My telescope is equipped with a very good 8 x 50 finder scope, that produces a 7-degree true field of view. The lowest possible magnification with my telescope (focal length 2000mm) is 62.5x which I achieve using a 32mm Televue plossl eyepiece. It produces a field of view of 46.5 arc minutes. Using both the finder scope and the 32mm eyepiece I usually can locate most of the deepsky objects.
However, I wanted a tool to point my telescope quickly at the moon, the planets and naked eye stars, before switching to the finder-scope. Therefore I ordered the Telrad, a zero power (no magnification) pointing device that helps you point your telescope exactly in the direction you want it to point.
The Telrads weight is 11 ounces (about 300 grams) including the base. The dimensions of the Telrad are:
Length 21.3 cm
Width: 4.7 cm
Height: 12.7cm (on Base)
When the Telrad arrived, it took me only a minute to mount it on my TAL telescope. The Telrad is composed out of two main components only, the Telrad pointer itself and the base on which the pointer is mounted. On the Telrad base you find some double-sided adhesive foam you can use to attach the base to the telescopes tube. You can also drill some holes into the tube and mount the base using the provided mounting screws. I chose to glue the base to the tube of the telescope using the adhesive foam. (The foam can be removed from the tube by heating it with a hair-dryer and peeling it off slowly)
Next step was the alignment. Through the reticle on the Telrad you see three lighted (LED) circles. The different circles represent a field of view of 0,5 (inner circle) 2 middle circle) and 4 degrees (outer circle). You can adjust the brightness of these projected circles by using the reticle brightness control . Point your telescope with the help of your finder scope (that you already have aligned with your telescope) on a bright star. Adjust the Telrad pointer, using the three small knobs on the back, until the star is centered in the inner circle.
Once the Telrad had been aligned it did exactly what I expected it to do. I pointed my telescope on several stars and planets that were visible to the naked eye, and they where right in the center of my finder scope and my 32mm eyepiece. I never had to align it again.
The use of the Telrad during the observing session
When looking through the Telrad you see the sky just as it is, without any magnification. There are no upside-down or mirrored views. You see three red circles that seem to hover in front of the stars or objects that you are looking at. If the object you want to observe is visible with the naked eye, just point the Telrad directly at the object. If the Telrad is properly aligned it should be in the centre of the eyepiece. If the object is not visible, then look for a naked eye star which is nearest to the object. Centre this star in your field of view by pointing the Telrad at it. Then switch to the finder scope or the eyepiece to Star-hop to the object you are looking for.
A great help to locate faint stars or deep-sky objects with the Telrad, are books and star atlases that use the Telrad circles on their finder charts. I use the Telrad in combination with the SkyAtlas 2000 (laminated field edition) from Tirion. With this star atlas comes an overlay that shows the three circles of the Telrad on the right scale. This overlay makes it very easy to locate objects. A few examples:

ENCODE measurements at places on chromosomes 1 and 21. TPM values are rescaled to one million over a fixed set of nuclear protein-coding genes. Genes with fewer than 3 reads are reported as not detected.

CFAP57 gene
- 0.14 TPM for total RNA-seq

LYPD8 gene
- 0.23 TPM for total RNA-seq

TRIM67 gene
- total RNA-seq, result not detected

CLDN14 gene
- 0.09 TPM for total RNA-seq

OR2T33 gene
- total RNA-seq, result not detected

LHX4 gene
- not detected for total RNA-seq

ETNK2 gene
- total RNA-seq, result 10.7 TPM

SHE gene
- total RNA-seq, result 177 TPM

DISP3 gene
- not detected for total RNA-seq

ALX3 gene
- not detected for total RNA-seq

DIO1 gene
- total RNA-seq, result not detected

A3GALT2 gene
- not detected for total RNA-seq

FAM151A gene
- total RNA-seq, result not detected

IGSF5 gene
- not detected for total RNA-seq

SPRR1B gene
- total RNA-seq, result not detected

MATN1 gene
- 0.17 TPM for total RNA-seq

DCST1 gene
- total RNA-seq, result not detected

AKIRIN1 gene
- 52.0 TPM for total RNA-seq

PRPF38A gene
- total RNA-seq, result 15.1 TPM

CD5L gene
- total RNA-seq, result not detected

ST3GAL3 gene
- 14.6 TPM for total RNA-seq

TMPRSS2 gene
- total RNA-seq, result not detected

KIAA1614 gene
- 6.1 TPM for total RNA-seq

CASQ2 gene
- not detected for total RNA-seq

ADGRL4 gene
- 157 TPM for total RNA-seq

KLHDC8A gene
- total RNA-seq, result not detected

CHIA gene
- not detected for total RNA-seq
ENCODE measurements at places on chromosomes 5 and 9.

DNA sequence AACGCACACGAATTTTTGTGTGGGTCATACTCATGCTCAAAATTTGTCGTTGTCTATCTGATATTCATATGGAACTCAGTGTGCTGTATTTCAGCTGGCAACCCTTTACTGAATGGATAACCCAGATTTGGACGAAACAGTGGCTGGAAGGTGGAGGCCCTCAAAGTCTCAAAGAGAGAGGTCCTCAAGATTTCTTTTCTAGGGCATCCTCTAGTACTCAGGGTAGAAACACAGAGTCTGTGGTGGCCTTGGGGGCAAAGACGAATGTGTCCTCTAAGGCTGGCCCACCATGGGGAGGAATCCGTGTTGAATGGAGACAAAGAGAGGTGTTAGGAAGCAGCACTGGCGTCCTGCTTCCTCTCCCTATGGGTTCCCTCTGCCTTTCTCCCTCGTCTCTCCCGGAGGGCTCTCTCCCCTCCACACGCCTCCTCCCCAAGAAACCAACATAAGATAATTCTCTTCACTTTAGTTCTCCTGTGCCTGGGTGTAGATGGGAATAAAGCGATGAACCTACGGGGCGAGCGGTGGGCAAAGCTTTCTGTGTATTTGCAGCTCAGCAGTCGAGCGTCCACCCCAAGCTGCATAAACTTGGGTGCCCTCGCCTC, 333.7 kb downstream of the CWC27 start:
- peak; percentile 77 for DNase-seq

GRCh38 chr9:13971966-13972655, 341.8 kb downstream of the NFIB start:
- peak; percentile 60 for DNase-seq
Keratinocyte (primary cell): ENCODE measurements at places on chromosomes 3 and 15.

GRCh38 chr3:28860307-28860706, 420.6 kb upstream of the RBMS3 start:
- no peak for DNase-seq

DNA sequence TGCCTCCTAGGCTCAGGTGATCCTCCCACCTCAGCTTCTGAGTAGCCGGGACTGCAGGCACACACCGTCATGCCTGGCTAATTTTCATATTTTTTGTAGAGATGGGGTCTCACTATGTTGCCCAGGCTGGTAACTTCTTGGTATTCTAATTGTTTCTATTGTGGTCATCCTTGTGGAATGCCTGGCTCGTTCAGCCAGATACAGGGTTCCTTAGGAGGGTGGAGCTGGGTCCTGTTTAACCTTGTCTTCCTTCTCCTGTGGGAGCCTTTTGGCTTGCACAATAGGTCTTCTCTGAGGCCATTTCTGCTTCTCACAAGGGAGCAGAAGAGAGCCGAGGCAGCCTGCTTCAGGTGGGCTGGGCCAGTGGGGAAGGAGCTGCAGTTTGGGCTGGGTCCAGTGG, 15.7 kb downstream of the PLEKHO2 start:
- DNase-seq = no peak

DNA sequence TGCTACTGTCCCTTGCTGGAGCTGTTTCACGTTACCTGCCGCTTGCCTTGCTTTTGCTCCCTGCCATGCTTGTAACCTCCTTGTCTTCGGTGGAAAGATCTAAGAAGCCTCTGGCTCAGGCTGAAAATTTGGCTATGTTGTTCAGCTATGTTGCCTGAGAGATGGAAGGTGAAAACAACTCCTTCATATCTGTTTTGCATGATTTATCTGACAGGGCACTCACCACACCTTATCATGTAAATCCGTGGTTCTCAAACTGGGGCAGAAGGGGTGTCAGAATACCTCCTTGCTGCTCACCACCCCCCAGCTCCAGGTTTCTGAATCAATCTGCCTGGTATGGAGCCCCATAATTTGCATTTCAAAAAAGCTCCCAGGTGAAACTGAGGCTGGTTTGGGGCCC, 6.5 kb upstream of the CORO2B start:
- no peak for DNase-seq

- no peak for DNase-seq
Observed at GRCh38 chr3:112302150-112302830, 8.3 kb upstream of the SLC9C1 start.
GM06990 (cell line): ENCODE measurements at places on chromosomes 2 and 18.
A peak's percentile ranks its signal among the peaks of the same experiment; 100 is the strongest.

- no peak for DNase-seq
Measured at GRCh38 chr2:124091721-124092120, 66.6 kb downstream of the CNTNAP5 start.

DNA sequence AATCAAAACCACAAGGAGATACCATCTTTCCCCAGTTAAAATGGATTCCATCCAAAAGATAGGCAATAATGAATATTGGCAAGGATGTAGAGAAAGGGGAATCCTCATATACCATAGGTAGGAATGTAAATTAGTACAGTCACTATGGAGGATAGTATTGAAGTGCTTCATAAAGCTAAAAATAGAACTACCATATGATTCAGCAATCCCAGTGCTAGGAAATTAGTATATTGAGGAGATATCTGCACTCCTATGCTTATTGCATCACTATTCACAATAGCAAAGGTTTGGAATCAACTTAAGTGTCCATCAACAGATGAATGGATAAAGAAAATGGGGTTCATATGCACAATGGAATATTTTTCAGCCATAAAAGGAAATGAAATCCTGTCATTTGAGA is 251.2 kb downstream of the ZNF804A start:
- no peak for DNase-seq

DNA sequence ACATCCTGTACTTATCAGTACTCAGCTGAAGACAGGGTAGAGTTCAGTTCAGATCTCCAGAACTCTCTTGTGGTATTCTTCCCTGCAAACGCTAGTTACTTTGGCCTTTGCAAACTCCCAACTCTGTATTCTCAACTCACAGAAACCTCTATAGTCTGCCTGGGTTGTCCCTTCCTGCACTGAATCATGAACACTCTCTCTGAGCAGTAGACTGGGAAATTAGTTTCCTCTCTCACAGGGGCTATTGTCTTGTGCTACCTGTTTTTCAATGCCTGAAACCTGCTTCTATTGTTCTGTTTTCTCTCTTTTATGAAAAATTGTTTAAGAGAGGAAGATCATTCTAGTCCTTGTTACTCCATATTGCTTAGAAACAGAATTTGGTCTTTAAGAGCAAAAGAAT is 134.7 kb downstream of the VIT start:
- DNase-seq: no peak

- How to locate M57
First point the Telrad on Vega (Alpha Lyrae). Then move the telescope in Southeastern direction to the two bright stars Beta and Gamma Lyrae. Put the two degree circle on these two stars, and M57 should be more or less centred in the field of view
- How to find Hubbles variable nebula, NGC 2261
Just centre your Telrad on 15 Monocerotis the magnitude 4.6 star at the base of the Christmas Tree in NGC 2264, the Christmas tree cluster in Monoceros. Hubbles variable nebula is just outside the 2 degree middle circle in the south-southwest direction. Move 15 Monocerotis in the opposite direction, north-north east, until this star lies just outside the two degree circle. Hubbles variable nebula should be in the field of view (eyepiece) now.
Besides the SkyAtlas 2000, Harvard Penningtons The Year Round Messier Marathon also uses finder charts for Zero Power finders like the Telrad in his book for locating all the Messier Objects (see the picture above). Then there are many planetarium and other software programs for making star-maps, that have field of view indicators like the Telrad, that you can project on the screen and print on your maps. I work with SkyTools2. This program has the option to use a reflex sight (like the Zero Power Telrad) as a finding device projected onto your star map. The three circles are set on 0.5, 2 and 4 degrees. They can be changed if necessary (for use with a different reflex sight).
After the observing session
At the end of the observing session, you remove the Telrad from its base by loosening two side screws. The base stays attached to the tube. When you mount the Telrad the next time, you just have to put it on the base and tighten the two side screws again. No aligning necessary. You can buy extra mounting bases if you want to use the Telrad on different telescopes.
I can recommend the Telrad wholeheartedly to all of you who want to star-hop trough the night-sky. It is an inexpensive addition to your finder instruments that you use to locate objects. I use the Telrad to locate the faintest visible naked-eye star near the object I am looking for. Then I switch to my finder-scope or the eyepiece to finish my search. Through the whole process I use the star-hopping technique.
There are some fine accessories for the Telrad, like a Telrad dew-shield and a Telrad Pulser. For more info on these accessories have a look at the site of Scopetronix